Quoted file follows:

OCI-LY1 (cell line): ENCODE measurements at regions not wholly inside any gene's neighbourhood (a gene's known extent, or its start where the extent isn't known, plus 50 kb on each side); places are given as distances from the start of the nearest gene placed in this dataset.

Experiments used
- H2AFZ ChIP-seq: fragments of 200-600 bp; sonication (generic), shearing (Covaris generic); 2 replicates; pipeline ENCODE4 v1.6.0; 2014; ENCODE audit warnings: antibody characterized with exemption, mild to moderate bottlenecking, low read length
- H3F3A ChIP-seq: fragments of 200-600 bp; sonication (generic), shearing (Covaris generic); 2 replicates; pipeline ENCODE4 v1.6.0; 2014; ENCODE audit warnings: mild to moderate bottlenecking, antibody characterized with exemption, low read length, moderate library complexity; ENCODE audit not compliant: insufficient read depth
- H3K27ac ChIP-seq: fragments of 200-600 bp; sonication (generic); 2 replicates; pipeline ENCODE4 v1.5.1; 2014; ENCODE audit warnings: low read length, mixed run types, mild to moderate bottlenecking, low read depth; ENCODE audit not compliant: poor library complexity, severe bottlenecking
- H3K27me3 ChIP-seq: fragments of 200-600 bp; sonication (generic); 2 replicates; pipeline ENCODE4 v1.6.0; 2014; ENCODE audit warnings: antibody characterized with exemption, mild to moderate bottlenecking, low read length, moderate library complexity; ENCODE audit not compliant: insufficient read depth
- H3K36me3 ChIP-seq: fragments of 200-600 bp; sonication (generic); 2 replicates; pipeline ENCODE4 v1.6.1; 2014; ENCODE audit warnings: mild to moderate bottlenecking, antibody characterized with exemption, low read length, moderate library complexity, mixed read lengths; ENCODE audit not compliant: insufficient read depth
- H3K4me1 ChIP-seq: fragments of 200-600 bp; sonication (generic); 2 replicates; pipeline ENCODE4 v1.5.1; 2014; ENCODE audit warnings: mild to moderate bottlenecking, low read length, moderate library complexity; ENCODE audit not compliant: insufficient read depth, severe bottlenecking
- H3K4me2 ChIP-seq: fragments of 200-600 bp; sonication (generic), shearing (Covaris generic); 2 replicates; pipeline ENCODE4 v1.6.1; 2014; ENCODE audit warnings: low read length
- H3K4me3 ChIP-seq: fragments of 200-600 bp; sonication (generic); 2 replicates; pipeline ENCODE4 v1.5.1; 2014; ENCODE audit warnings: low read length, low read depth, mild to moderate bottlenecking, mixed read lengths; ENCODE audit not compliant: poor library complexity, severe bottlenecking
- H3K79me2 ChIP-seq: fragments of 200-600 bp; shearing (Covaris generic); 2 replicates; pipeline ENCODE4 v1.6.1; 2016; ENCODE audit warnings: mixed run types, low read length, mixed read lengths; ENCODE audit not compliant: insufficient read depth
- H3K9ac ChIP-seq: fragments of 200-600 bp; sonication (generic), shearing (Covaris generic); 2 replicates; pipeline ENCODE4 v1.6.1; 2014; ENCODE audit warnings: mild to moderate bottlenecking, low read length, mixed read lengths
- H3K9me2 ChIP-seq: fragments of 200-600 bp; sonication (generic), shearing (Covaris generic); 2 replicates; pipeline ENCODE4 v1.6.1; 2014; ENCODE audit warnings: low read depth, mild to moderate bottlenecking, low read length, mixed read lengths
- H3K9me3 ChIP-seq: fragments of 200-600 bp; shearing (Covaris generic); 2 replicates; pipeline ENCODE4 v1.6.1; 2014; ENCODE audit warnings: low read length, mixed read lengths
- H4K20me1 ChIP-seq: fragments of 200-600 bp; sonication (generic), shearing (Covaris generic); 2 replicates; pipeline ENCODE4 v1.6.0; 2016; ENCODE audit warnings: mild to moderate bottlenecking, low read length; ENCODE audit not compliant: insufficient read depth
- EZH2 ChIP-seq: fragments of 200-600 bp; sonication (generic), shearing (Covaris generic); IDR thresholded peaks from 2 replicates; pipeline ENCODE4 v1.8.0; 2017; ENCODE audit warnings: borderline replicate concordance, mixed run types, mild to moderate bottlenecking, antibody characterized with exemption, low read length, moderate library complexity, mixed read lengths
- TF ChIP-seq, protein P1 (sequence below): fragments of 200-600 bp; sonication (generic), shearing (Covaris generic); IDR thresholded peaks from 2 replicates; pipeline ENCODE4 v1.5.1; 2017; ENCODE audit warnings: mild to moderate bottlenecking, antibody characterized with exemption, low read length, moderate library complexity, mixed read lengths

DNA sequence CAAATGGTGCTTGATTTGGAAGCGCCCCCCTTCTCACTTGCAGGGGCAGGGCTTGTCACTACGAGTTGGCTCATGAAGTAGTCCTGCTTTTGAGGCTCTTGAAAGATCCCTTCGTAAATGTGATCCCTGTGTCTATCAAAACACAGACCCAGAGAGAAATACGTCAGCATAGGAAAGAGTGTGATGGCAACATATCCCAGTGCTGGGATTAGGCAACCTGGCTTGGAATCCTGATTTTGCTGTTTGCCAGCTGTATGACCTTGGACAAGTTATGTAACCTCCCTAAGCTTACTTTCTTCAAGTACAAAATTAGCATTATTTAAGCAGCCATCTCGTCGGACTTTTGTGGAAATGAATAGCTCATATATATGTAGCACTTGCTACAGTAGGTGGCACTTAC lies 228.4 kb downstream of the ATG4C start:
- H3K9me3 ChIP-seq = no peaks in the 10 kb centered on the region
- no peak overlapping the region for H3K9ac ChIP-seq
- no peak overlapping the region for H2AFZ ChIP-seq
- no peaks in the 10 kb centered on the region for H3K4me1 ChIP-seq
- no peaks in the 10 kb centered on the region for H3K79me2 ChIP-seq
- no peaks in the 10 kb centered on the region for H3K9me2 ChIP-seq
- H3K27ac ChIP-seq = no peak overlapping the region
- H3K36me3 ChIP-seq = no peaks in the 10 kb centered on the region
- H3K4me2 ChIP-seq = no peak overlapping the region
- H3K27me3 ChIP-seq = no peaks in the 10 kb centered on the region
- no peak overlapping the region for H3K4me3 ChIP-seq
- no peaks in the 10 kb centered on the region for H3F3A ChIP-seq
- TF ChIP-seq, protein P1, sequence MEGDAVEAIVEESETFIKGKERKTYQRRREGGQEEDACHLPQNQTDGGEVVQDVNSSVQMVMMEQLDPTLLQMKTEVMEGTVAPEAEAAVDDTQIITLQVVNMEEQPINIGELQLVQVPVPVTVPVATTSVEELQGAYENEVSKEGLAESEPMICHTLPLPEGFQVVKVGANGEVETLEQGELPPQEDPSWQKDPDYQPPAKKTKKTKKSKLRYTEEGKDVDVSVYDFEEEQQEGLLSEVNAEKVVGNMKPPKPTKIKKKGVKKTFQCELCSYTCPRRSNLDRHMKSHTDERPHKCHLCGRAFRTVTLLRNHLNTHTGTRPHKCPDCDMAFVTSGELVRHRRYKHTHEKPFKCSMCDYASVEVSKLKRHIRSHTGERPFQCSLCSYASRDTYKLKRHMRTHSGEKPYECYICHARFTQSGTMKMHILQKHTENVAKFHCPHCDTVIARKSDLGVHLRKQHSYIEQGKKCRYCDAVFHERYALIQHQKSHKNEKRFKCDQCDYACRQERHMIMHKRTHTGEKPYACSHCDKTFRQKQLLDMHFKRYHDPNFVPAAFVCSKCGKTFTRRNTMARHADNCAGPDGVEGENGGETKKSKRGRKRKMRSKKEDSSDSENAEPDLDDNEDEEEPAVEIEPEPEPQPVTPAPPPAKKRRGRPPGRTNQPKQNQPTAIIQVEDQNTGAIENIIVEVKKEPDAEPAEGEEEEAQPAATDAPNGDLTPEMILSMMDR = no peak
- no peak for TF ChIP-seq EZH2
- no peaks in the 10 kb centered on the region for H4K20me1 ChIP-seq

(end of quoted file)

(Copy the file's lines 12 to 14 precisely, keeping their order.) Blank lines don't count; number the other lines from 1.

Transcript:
- H3K9ac ChIP-seq: fragments of 200-600 bp; sonication (generic), shearing (Covaris generic); 2 replicates; pipeline ENCODE4 v1.6.1; 2014; ENCODE audit warnings: mild to moderate bottlenecking, low read length, mixed read lengths
- H3K9me2 ChIP-seq: fragments of 200-600 bp; sonication (generic), shearing (Covaris generic); 2 replicates; pipeline ENCODE4 v1.6.1; 2014; ENCODE audit warnings: low read depth, mild to moderate bottlenecking, low read length, mixed read lengths
- H3K9me3 ChIP-seq: fragments of 200-600 bp; shearing (Covaris generic); 2 replicates; pipeline ENCODE4 v1.6.1; 2014; ENCODE audit warnings: low read length, mixed read lengths